Two days ago this video was posted on Youtube showing a man coming out as gay to his mum. He had hidden a camera in his kitchen, and waited for her to return home. Once the conversation was finished, he uploaded the video.
It reminded me of another video posted by an American soldier, who came out to his father over the phone. It is hard not to be moved by such a public display of a very private moment. Sharing something so intimate is a brave thing to do.
But social media makes sharing such private events easier. No need to see the people you are communicating with, no need to even talk to them. Yet despite the remote nature of this communication, its power is clear. In just 5 months, the video has been viewed more than 5.5 million times. That works out as one view every two seconds. How many TV shows, with their large budgets, and intense advertising campaigns would be happy with ratings like that? Quite a few I would say.
It is not an exaggeration to say that stories of hope and empowerment like this one can save lives. The spate of suicides amongst LGBT teens in North America recently is a tragic reminder of the torment many youngsters face. Social media has already been used by young people to cry for help. Jamie Hubley, a 15 year old from Ottawa, took his own life after posting a farewell message his tumblr page.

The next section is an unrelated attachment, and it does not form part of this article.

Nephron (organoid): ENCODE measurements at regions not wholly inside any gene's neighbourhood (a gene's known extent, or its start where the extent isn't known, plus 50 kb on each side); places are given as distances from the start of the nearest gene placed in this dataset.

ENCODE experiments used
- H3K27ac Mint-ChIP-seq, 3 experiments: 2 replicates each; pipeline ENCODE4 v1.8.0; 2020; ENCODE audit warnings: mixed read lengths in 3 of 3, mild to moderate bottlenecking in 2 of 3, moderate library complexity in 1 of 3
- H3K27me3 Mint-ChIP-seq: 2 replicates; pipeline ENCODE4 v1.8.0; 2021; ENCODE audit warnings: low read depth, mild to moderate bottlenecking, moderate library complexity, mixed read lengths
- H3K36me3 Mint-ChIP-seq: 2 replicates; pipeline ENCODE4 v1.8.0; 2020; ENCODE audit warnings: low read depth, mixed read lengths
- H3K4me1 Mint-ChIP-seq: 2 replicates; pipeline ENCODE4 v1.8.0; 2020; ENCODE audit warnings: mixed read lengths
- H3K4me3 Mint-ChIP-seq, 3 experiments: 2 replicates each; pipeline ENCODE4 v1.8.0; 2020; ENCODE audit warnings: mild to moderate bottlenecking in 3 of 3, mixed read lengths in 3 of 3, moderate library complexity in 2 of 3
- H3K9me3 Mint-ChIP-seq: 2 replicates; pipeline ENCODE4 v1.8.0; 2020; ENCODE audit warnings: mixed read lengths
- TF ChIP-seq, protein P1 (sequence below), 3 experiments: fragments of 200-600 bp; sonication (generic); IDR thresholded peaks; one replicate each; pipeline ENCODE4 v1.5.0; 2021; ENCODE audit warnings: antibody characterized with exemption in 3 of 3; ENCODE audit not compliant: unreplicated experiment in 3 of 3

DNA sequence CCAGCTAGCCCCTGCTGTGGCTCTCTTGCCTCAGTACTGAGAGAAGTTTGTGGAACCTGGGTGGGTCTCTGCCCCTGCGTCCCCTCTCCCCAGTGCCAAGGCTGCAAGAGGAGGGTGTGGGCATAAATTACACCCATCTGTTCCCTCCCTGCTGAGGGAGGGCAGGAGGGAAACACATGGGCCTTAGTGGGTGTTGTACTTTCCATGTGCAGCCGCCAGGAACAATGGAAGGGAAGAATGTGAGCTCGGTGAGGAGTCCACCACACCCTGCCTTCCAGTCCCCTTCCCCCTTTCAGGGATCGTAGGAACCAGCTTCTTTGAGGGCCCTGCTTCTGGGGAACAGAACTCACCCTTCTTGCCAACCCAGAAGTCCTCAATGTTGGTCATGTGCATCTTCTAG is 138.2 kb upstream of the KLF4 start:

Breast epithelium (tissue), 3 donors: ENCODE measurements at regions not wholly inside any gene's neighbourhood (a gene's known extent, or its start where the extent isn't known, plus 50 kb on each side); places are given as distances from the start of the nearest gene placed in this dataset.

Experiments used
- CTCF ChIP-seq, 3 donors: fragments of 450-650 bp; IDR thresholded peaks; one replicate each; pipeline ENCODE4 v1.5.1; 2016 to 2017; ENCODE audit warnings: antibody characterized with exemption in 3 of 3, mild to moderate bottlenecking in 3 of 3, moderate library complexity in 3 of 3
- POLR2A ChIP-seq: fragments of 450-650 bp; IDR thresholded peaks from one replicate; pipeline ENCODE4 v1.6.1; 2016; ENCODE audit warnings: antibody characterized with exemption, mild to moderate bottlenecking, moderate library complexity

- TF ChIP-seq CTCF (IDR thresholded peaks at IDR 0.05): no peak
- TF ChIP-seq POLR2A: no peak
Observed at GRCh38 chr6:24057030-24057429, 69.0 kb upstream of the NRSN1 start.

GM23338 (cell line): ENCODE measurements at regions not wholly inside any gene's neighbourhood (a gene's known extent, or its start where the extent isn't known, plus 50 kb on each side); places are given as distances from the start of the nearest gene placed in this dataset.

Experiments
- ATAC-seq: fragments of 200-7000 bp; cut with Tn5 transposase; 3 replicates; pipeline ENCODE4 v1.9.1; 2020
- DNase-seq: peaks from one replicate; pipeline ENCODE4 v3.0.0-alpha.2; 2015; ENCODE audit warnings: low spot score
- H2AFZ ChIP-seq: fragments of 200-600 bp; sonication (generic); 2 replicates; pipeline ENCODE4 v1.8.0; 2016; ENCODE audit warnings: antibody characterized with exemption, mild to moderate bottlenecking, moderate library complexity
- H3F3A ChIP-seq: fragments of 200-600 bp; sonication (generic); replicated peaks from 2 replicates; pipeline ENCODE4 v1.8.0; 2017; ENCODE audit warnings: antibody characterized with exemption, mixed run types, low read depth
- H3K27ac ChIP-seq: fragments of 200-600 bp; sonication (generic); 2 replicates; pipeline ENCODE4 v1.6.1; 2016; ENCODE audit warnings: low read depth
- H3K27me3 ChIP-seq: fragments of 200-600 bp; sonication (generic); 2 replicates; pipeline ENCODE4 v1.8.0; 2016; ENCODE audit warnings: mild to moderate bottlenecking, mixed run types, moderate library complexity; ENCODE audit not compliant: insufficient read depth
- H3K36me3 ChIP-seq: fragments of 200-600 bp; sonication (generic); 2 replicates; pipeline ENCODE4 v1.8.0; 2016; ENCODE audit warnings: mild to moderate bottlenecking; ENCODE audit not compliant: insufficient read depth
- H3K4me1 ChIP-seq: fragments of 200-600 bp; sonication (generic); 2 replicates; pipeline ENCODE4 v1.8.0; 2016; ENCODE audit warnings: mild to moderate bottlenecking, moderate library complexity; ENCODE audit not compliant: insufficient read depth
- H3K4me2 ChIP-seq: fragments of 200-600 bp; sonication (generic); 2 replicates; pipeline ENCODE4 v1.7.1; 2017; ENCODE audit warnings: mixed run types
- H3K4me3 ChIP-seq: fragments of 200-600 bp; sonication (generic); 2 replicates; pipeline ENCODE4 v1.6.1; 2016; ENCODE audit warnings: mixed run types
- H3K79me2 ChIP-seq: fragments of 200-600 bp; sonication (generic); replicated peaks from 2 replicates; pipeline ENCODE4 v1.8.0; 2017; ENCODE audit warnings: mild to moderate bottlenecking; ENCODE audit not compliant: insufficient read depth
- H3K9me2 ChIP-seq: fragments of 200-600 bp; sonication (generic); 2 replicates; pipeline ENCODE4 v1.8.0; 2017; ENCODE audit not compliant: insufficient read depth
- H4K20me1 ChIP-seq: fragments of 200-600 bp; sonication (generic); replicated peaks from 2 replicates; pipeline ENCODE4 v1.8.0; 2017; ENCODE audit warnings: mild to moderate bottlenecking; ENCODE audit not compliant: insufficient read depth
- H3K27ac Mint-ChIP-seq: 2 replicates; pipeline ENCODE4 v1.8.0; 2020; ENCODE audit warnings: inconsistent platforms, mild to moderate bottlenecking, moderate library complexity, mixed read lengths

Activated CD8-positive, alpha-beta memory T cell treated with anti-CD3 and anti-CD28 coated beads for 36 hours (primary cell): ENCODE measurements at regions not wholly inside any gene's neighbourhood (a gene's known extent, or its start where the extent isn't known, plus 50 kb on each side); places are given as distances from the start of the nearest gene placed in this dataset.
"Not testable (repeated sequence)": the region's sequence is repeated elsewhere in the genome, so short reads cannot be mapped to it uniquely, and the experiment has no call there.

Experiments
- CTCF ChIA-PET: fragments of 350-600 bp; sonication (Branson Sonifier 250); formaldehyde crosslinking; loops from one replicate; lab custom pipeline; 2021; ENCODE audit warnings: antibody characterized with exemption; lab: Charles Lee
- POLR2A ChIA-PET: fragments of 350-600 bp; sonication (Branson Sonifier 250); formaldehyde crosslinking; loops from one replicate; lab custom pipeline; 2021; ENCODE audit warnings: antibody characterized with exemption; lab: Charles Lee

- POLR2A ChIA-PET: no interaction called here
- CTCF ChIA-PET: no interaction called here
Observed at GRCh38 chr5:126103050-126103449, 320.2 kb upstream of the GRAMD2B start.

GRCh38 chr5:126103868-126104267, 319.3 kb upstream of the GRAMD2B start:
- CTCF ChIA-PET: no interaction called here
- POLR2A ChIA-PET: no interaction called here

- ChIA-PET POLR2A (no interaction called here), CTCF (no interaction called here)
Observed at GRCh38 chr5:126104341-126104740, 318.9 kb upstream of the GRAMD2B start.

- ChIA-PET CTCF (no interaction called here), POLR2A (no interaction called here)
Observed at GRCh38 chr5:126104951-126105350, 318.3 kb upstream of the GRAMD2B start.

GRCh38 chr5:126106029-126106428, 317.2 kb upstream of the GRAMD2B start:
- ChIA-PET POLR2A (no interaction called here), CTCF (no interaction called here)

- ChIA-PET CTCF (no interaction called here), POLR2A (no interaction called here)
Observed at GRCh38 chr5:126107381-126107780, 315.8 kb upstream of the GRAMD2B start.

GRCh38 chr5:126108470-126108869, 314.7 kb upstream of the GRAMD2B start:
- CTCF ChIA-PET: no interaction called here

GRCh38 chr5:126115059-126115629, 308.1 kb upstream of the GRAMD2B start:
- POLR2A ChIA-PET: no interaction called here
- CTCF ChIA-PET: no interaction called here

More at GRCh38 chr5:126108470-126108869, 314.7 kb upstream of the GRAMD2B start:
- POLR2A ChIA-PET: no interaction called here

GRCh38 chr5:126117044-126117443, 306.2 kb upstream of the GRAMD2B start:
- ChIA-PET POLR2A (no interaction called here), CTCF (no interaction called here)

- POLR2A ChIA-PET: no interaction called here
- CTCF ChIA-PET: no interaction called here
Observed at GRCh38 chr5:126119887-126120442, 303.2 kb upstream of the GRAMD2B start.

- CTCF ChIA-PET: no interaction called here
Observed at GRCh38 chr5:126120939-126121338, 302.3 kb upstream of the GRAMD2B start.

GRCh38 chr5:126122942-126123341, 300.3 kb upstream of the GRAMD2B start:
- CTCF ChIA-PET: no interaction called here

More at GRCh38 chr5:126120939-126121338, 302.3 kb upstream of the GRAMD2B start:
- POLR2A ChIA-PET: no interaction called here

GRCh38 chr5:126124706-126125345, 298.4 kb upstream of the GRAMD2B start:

But how many young people, struggling with the burden of concealing similar secrets, took comfort, and confidence from the video of the American soldier? Just five or six years ago, such a video would not have been possible. To enter the homes of strangers from around the world, from the comfort of your own bedroom, would not have been possible in the way it is today. To give hope to, and share empathy with, countless individuals who you will never meet, yet influence so profoundly, just was not possible.
This is the power of social media.